On Saturday 26th February, Play Van Abbe Part 4: The Pilgrim, the Tourist, the Flaneur (and the Worker) opened in the Van Abbemuseum
. The exhibition presents a selection of important works from the museums collection together with several special guest artists. In this last part of Play Van Abbe, visitors are invited to play a role whilst visiting the museum; the roles are the pilgrim, the tourist, the flaneur and the worker. The pilgrim is focused on the object of art; the tourist on stories; the flaneur on time and the overall museum experience. Finally, the workers are the roles that seek an active confrontation with art and produces new ideas for themselves and others. Visitors are invited to change roles during their visit and experience how artworks appear different according to the way how they are judged. By offering these classical roles, the museum seeks to focus directly on the visitors themselves and the way they experience art, rather than to thematise the artworks themselves.
Play Van Abbe Part 4 runs until August 2011 and hosts a varied programme of performances, films and other events.
In the fourth part of Play Van Abbe, the museum focuses on the criteria that visitors often use to make judgements about art. These criteria have become more complex and uncertain over the last years and are certainly no longer limited to the old measures of beauty and truth. The title of the exhibition describes possible roles that a museum visitor can play when looking at an artwork or exhibition. Each of these roles experiences the museum in a different way and each have their own tools to explore the museum. Roles are never fixed and visitors can change them during their visit, or revisit rooms in a new character. Neither do they represent a hierarchy of experience and, in fact, each might be said to fill in the lack in the others.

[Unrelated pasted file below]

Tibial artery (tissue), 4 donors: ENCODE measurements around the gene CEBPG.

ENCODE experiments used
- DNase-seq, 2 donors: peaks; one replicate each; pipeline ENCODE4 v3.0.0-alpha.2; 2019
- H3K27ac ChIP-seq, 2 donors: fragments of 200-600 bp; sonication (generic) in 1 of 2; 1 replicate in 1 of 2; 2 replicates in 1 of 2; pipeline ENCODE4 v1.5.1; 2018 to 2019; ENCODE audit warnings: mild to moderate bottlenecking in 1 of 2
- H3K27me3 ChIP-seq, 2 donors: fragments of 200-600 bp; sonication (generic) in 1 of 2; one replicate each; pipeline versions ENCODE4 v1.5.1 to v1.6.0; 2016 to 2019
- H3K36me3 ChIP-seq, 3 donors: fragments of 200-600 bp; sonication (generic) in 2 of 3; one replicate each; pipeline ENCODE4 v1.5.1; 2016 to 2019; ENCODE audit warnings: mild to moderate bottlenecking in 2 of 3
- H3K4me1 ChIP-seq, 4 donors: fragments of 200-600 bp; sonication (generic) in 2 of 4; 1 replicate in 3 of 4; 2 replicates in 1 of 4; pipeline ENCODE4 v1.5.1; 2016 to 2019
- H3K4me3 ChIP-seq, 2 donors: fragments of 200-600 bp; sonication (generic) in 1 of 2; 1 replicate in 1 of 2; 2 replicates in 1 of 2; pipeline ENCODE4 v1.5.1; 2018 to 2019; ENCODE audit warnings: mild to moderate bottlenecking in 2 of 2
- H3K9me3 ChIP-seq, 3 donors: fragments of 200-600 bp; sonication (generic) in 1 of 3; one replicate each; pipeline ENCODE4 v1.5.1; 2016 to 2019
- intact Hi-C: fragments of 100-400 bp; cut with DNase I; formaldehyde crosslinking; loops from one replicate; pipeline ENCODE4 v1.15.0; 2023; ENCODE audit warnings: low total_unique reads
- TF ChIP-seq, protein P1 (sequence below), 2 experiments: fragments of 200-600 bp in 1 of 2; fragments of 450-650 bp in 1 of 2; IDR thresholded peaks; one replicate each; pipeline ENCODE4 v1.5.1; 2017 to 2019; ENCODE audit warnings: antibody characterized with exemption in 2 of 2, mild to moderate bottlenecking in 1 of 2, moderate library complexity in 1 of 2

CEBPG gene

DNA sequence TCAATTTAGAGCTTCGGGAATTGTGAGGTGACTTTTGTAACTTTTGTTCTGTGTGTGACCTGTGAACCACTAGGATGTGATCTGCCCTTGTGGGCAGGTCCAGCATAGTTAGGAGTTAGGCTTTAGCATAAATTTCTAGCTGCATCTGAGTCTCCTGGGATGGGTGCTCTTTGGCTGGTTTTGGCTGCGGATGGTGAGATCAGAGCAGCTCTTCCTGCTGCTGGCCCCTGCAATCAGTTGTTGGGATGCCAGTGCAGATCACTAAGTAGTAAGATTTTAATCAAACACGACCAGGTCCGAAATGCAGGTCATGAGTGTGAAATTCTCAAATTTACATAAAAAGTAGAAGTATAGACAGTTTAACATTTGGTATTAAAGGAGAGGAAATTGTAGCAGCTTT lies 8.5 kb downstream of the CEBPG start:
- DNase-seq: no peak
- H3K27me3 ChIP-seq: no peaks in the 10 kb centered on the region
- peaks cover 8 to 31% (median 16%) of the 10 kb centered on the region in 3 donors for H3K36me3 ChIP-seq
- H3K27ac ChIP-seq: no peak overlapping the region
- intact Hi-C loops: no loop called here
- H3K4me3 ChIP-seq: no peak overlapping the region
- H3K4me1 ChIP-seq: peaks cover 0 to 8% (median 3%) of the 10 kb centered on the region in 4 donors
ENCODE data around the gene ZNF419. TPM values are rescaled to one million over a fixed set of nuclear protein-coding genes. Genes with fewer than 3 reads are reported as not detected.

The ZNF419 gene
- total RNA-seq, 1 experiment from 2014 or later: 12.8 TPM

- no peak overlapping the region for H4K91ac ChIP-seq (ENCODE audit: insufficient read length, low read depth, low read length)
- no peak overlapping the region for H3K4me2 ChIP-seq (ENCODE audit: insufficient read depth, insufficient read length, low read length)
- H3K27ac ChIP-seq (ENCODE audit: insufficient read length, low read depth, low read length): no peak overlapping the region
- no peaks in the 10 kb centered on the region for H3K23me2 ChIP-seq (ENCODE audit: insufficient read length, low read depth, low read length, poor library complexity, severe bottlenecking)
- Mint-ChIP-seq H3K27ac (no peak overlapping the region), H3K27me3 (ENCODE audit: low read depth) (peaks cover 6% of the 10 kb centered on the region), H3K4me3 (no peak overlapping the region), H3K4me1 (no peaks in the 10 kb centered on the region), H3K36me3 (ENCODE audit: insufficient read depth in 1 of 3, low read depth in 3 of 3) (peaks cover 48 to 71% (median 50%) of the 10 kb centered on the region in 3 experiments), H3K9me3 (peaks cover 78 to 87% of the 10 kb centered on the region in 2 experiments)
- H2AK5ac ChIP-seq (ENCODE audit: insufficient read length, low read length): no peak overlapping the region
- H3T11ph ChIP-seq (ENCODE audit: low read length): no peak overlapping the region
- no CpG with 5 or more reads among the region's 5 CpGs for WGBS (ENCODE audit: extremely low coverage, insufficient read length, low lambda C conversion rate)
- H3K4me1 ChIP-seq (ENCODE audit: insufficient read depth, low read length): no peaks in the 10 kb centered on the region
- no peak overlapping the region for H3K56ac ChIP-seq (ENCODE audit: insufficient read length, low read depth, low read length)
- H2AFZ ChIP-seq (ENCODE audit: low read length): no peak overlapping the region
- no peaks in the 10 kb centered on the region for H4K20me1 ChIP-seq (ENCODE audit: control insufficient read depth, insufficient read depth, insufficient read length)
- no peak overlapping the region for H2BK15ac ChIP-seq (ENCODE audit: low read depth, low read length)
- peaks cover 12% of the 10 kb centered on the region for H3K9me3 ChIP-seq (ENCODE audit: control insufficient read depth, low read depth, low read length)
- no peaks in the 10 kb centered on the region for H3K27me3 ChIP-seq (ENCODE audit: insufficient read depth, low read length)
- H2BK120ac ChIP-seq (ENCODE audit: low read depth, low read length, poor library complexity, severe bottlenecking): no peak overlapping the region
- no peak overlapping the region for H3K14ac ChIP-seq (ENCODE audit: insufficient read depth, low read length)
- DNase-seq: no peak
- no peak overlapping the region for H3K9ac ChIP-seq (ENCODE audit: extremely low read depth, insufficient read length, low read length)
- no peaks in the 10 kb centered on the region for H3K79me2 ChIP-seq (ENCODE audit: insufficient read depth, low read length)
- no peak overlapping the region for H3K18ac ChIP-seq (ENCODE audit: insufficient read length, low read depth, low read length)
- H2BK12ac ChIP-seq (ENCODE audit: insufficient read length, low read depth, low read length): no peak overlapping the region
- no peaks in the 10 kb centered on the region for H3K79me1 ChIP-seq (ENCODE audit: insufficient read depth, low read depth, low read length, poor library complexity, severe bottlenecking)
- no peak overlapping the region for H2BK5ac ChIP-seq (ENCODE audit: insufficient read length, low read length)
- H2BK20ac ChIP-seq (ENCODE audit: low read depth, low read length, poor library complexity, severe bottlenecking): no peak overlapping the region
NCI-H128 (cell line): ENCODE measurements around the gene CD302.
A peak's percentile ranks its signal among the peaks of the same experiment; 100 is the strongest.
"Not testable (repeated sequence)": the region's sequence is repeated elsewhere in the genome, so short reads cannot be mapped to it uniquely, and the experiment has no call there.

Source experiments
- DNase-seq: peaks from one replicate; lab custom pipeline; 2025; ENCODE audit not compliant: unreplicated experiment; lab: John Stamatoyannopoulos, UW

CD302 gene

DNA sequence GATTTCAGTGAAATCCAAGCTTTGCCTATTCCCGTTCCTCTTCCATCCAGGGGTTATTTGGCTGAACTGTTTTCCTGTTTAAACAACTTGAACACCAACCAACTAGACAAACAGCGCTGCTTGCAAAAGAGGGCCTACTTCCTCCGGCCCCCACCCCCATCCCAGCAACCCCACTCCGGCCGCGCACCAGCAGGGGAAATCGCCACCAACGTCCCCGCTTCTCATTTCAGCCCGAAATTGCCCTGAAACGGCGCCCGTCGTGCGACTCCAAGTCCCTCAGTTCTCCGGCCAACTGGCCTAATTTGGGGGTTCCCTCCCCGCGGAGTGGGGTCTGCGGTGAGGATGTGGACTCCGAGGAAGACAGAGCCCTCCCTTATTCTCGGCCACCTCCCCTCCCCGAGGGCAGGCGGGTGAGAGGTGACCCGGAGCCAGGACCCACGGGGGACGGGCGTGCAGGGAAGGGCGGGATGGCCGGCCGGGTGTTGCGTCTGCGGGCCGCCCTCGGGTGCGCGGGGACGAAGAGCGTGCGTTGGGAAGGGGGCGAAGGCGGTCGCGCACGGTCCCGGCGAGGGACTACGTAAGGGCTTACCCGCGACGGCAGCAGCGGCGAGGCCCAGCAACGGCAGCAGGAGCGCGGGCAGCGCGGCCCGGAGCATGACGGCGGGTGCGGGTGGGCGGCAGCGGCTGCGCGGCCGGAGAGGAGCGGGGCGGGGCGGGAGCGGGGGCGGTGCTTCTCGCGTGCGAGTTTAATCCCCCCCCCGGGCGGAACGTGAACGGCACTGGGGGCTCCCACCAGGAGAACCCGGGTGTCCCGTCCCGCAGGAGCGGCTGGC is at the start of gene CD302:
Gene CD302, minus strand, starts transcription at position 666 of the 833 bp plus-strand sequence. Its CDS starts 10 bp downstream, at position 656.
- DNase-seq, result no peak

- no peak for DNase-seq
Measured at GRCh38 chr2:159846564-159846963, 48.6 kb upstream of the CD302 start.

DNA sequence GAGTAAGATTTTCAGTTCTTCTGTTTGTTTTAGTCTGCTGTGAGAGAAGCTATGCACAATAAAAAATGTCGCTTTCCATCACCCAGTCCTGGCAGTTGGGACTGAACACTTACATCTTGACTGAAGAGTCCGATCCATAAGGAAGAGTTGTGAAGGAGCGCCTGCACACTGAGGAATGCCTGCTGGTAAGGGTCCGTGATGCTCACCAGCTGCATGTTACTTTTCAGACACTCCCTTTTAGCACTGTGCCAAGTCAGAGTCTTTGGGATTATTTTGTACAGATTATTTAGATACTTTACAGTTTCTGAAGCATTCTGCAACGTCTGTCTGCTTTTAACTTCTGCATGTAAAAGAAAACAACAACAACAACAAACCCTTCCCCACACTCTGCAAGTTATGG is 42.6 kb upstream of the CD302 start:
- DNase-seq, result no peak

On a spiritual journey, the pilgrim seeks revelation through contemplative observation. In contrast, the tourist takes a break from daily routines, and looks for the experiential and authentic. Wandering without a goal, the flaneur is open for everything while committed to nothing. The more active position of the worker can be approached from any role. The worker is the producer of new stories and meaning, and in this role, the visitor can leave behind feedback and commentary for those who come after.
The roles are not meant to clarify whether something is good or bad art, but open up new perspectives for a visitor on the artworks, the exhibition and the museum as a public place for experience and exchange.
In order to assist visitors on their journey, there are a number of game masters in the museum. They guide each role and help with orientation and giving feedback.
In the Oudbouw (old building) of the museum the symmetry of the architecture has been exploited to construct a three-dimensional mandala in which visitors are taken on a journey through a landscape of artworks about individual and collective social experience. Works are on show by Ulay / Abramović, Georg Baselitz, Joseph Beuys, James Lee Byars, Hamish Fulton, Douglas Gordon, Jenny Holzer, Anselm Kiefer, Richard Long, Oliver Ressler, and others.
On the ground floor of the Nieuwbouw (new building) the exhibition continues, following a parcours that resembles a stroll through an unknown city. Visitors in their various roles can stay on the street or take a look behind the facades to discover more intimate and private artworks. Works by Sarah Charlesworth, Robert Delauney, Erwin van Doorn & Inge Nabuurs, Barry Flanagan, Surasi Kusolwong, Katharina Sieverding, Andy Warhol and Yang Zhengzhong, amongst others On the second floor of the Nieuwbouw (new building), the exhibition Time Machines Reloaded is also on view during Play Van Abbe Part 4. Visitors find four presentations based on special museum models from the past. Like with Part 3, there are some changes in this exhibition during Part 4, in co-operation with guest curators and artists. Amongst other things, in April an important work by Marko Peljhan will be added.